The battle over insurance surrogates is being waged in the state of Washington. Many insurance companies want the Department of Insurance to allow unlicensed non-adjusters to determine how much policyholders deserve to be paid. Here is what the Washington Department of Insurance says is a legislative priority:
U which defines the definition of insurance adjuster (HB 1037 & # 39; In the case of insurance adjuster & # 39;)
The definition of adjuster in RCW 48.17.010 (1) may include non-insurers who also provide important information and services to insurance companies or policyholders during the claims process.
OIC recommends that state law be amended: to continue to require adjustment license. The amendment will clarify that non-insurance personnel who only provide damage assessment of insurance claims do not need to be licensed as adjusters. adjusters according to this chapter. This clause has caused confusion and clarification of it will facilitate the OIC's regulatory work.
To require further training for adjusters. Doing so benefits insurance consumers, provides benefits between states for reciprocity of license holders, and reflects practices in other states. To allow independent adjusters to operate in Washington State only after the governor has declared an emergency and only if they have already registered with the OIC. This practice applies in many states and follows the guidelines for licensing established by the National Association of Insurance Commissioners.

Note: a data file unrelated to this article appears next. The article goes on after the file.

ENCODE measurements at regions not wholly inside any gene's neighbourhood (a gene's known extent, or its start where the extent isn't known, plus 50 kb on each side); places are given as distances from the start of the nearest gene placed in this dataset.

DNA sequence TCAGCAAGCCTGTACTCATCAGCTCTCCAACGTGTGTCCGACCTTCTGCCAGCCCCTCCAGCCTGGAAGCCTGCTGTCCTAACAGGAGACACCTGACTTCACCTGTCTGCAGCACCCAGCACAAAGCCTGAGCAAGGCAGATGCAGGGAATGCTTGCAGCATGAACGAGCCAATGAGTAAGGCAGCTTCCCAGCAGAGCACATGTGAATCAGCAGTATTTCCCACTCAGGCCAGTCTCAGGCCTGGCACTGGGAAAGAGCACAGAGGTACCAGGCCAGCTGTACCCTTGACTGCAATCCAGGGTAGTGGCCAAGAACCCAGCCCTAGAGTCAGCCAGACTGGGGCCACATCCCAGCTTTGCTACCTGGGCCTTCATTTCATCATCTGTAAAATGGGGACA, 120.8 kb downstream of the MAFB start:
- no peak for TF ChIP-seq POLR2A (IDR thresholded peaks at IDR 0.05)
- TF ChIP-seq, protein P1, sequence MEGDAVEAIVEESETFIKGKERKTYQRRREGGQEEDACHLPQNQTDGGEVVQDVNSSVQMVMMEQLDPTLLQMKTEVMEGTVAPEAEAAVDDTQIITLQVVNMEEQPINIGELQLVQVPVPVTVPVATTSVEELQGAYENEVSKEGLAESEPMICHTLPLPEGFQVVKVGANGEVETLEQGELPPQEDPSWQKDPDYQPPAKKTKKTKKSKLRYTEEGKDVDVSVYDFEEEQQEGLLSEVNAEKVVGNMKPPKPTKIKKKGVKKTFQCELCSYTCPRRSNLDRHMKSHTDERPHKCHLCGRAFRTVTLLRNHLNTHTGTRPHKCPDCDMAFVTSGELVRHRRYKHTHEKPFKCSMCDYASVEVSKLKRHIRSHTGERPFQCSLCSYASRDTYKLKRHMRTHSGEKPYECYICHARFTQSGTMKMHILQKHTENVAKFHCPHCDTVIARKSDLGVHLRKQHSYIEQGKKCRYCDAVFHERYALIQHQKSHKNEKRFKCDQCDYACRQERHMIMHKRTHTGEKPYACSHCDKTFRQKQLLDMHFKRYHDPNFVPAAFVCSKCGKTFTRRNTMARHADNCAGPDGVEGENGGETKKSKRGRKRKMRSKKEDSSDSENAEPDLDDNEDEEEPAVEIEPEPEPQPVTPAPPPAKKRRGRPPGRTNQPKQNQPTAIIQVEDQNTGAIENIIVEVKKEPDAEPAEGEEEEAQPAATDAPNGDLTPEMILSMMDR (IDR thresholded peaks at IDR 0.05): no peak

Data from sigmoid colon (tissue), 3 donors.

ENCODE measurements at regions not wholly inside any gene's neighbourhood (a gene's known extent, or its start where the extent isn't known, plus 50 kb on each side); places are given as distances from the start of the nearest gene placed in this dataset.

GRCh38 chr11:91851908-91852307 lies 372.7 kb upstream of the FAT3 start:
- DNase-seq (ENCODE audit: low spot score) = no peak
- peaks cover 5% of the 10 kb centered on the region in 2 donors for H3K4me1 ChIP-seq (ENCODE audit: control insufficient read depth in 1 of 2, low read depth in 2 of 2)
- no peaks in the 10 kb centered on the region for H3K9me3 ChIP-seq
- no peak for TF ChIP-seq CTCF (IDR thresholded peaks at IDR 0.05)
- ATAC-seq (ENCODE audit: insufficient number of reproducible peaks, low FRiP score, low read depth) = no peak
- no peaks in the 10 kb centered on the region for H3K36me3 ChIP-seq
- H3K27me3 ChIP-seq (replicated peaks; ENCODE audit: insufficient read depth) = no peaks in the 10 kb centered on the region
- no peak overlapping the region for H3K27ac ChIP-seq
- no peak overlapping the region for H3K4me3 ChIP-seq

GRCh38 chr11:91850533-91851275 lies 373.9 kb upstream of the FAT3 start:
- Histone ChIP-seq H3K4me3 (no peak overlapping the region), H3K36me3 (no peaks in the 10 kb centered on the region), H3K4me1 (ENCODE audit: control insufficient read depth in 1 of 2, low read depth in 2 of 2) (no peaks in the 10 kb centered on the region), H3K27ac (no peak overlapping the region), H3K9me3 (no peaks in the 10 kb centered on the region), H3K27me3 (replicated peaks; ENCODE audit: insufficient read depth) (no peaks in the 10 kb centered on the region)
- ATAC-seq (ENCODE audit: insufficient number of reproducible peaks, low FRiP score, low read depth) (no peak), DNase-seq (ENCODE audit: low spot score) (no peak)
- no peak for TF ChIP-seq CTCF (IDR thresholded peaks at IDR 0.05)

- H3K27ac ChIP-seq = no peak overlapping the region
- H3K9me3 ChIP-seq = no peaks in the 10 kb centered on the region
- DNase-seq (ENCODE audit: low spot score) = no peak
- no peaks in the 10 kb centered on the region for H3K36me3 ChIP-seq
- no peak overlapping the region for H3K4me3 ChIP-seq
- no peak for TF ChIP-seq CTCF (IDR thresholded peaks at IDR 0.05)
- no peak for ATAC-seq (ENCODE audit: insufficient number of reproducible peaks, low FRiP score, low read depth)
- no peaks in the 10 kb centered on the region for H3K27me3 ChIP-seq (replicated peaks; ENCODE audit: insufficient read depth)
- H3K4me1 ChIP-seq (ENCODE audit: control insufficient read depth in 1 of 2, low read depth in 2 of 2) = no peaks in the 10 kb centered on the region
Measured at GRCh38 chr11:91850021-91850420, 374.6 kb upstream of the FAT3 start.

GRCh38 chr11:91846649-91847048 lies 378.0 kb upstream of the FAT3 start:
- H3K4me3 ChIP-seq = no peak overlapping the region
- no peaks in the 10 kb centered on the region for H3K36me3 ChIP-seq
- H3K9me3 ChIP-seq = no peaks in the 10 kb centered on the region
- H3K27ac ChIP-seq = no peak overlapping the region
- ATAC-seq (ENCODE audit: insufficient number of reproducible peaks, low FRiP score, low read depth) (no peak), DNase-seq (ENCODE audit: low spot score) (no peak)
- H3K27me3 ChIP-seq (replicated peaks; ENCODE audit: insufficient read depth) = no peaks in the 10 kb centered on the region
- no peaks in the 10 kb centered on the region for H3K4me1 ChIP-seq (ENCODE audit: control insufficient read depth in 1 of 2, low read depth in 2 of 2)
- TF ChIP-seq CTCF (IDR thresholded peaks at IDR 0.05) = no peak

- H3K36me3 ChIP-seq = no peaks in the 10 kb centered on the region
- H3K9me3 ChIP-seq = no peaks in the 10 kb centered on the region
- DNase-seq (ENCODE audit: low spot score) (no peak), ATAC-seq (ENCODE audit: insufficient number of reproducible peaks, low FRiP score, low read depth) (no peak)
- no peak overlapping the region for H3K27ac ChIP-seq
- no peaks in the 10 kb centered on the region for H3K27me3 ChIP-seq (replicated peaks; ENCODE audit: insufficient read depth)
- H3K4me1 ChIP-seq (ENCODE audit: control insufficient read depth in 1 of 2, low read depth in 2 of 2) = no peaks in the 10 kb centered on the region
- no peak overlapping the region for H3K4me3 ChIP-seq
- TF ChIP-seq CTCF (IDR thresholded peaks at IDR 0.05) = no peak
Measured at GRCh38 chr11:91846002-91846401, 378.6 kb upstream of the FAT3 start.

The main objective of insurance adjusters is to determine coverage and evaluate claims. The insurance companies in Washington and their surrogate lobbyists are now trying to take on this longtime principal to allow non-adjusters to do this work. investigative obligations and determine the amount of the loss. Where "the rubber meets the road", insurance companies will no longer need to train adjusters to determine the size of the loss, but will hire non-regulated persons to tell the amount. I have called them "surrogate" adjusters because that's what they are ̵
These insurance claims "surrogates" should not be allowed – or at least subject to the ethics of "good faith" claims, licensed in a certain capacity so that policyholders are protected and held liable when placing the interests of their insurance customers to pay less than interest to the policyholder for prompt and complete payment. Many of these "surrogates" advertise and teach how to control the severity of the damage without understanding insurance policies that require the utmost of good faith and prompt payment of damages. If they do not make a mistake and the insurance companies that employ them are coordinated by it, there should be some form of sanction, ( eg three times the damages or other measures), which they never have to worry about paying as long as they are sincere and honest in what they are trying to do.
Thought for the day
The agent said to him, "Yes, your policy covers you who fall from the roof, but it does not cover you hit the ground.